Advanced Phonemic Awareness
So over the last few weeks, I have been observing intense debates over the issue of “advanced phonemic awareness” and the efficacy of extended phonemic awareness. This debate appears to be in my opinion taking place on two levels. On the one hand, Dr. Brown, Dr. Shanahan, the esteemed Stephen Parker, and Dr. Kilpatrick, have had an academically rigorous, and polite discussion on the merits of the research for “Advanced phonemic awareness”. However, on the other hand, I have found this debate on social media to be less rigorous and nuanced.
While I wanted to weigh in on this debate, I also thought this debate could highlight another issue I have noticed within the “Science of Reading” community. Within science, it is usually considered best practice to avoid speaking in absolutes and to instead speak in degrees of probability, based on the available evidence. And while, the prestigious researchers who have been engaging in this debate on an academic level, have been arguing with nuance, civility, and scientific rigor, I have noticed quite a few people on social media, making very confident, absolutist statements, on both sides, with little to no evidence.
Over the last few years of researching and writing for PNG, I have begun to feel a part of the SOR community. However, I have noticed the trend of proclaimed members, sometimes viewing that community, as more of an identity, than a concept. If we want to call ourselves scientific, we need to be open to opposing views, adjust our opinions to the ever evolving evidence, and communicate with scientific nuance.
That being said, I completely understand how people new to the science of reading can be swept up in their new found convictions. When I first started writing about the science of education, I was completely swept up in the Dunning Kruger effect, I knew too little, to know how little I knew and I wrote with an embarrassingly high level of confidence. I was completely swept with excitement and new found conviction. But truthfully, I shudder when I read some of the things I first wrote for my blog. Years now into this process, after reading hundreds of studies on the topic of education science, and writing hundreds of pages myself, I feel very humbled. I try my best to write with humility, to be open to criticism, and to speak in degrees of probability, as I know mistakes are inevitable. With this off-topic diatribe out of the way, I do want to say it is with extra humility that I write about this debate today, as I fully recognize that the actual scholars already having the debate are far more qualified, experienced, and knowledgeable than myself.
That all being said, as I see it, there are four areas of debate within the community over phonemic awareness instruction:
Should we provide all students with “advanced phonemic awareness instruction”.
Should we teach sounds before we teach letters?
Should we provide older students with phonemic awareness?
Do dyslexic students have a greater need for extended phonemic awareness instruction?
1) Should we teach advanced phonemic awareness to all students?
Before attempting to answer this I want to point out that both Dr. Shanahan, and Dr. Kilpatrick currently reject the use of this term. Well Dr. Kilpatrick popularized the term, he has stated that he used the term interchangeably, with phonemic awareness proficiency and did not mean it as a type of instruction. However, other scholars have used this term to represent deletion and substitution instruction. The NPR meta-analysis, which is quite possibly the largest meta-analysis of the topic, looked at three different types of phonemic awareness instruction: segmenting, blending, and deletion. It found similarly high results for segmenting and deletion, with slightly lower results for blending.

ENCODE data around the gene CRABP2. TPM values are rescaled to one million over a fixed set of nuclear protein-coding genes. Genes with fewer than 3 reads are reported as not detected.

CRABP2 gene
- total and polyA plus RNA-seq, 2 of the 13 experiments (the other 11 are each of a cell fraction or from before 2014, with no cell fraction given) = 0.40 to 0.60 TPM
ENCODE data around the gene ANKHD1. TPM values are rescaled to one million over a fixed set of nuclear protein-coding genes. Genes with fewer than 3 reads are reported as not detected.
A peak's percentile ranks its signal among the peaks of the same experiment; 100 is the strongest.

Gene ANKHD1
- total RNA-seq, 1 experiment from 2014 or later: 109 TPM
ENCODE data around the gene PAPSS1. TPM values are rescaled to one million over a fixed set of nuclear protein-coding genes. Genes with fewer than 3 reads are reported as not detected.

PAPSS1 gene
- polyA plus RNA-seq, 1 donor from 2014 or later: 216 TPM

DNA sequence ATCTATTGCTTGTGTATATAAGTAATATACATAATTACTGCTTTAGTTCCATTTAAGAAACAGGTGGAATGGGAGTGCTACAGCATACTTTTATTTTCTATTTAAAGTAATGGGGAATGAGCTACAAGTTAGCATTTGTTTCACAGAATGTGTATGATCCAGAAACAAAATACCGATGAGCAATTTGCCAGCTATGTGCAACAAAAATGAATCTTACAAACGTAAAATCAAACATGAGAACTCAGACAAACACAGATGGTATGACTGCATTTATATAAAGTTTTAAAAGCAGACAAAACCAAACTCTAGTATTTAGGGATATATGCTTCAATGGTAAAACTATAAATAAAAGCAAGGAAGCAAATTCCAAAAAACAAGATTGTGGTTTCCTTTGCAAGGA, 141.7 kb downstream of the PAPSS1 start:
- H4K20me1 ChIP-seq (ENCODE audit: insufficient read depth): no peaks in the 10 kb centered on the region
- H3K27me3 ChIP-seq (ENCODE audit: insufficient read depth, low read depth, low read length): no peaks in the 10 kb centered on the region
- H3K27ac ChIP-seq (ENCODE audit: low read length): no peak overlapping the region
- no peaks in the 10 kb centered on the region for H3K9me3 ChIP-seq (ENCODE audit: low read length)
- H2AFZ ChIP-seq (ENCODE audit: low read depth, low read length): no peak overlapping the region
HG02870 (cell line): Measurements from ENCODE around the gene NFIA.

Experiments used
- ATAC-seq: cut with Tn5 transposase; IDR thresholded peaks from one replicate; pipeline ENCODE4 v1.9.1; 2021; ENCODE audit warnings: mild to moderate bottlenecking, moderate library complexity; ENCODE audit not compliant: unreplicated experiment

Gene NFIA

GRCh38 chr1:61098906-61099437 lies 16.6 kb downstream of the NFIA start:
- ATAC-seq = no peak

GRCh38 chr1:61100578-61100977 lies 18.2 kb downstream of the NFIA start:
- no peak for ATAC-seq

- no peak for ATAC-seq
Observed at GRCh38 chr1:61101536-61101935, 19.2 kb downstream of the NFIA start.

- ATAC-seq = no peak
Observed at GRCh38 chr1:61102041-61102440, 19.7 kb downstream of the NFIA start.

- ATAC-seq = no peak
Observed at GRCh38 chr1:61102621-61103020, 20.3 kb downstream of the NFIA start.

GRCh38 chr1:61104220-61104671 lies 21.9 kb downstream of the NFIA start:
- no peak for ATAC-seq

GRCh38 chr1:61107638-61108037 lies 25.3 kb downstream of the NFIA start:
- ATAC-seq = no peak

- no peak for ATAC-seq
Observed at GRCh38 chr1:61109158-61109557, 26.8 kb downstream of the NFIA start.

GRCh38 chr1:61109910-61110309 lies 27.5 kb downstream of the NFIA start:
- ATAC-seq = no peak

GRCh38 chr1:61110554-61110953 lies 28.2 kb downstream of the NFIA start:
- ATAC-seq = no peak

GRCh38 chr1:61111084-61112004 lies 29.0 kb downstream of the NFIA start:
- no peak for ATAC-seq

The NRP meta-analysis also gave us several other important clues for this debate. The NRP showed us that PA instruction yielded high results for Pre-Kindergarten, Kindergarten, and at-risk students. The meta-analysis showed moderate results for grade 1 and reading disabled students. The meta-analysis showed low results for students above grade 1. Interestingly, it also showed results that diminished after 9 hours of instruction. (If you want to read more about the NRP meta-analysis of phonemic awareness Instruction, check out my more detailed summary of it here: https://www.pedagogynongrata.com/phonemic-awareness ).
With the NRP results in mind, I think we can say with reasonable confidence that phonemic awareness instruction should not go past grade 2 for most students and that the scope of phonemic awareness should likely be limited. This is not to diminish the value of phonemic awareness instruction as indeed, the NRP meta-analysis actually showed higher impacts for it than phonics, for Kindergarten and Pre-Kindergarten students. However, it does appear that the value of this instruction quickly diminishes. I think this might be surprising to some members of the SOR community, but it appears that both Dr. Kilpatrick, and Dr. Shanahan actually agreed with this point. Indeed, Dr. Kilpatrick has made it clear in the recent “debate” that he does not believe extended PA instruction is necessary for any students except dyslexic students.
2. Should we teach sounds before we teach letters?
I think this is the question I see most often discussed on social media. I often see people making strong claims for either sounds first or letters first. The NRP meta-analysis did examine PA with and without written instruction. Their results showed higher outcomes for instruction with letters, with a mean effect size of .88 for with letters and .55 for without. I think realistically this is unsurprising though, considering that reading instruction with letters is more specific than reading instruction without letters. That being said, the studies included may not have made for a fair comparison. As ideally to study this we would want treatment groups that do PA instruction without letters, followed up by phonics instruction that included letters with a control group that used only phonics. To the best of my knowledge, this is not the comparison that was looked at in the NRP. Additionally, I want to make the point that the effect size of .55 does show a moderately high impact, indeed the mean effect size found for morphology in my secondary meta-analysis of the subject was .51. I often see people claiming students cannot learn to read properly, if they learn sounds first, or if they learn letters first. The NRP meta-analysis results do not support either argument, as students can clearly learn how to read either way.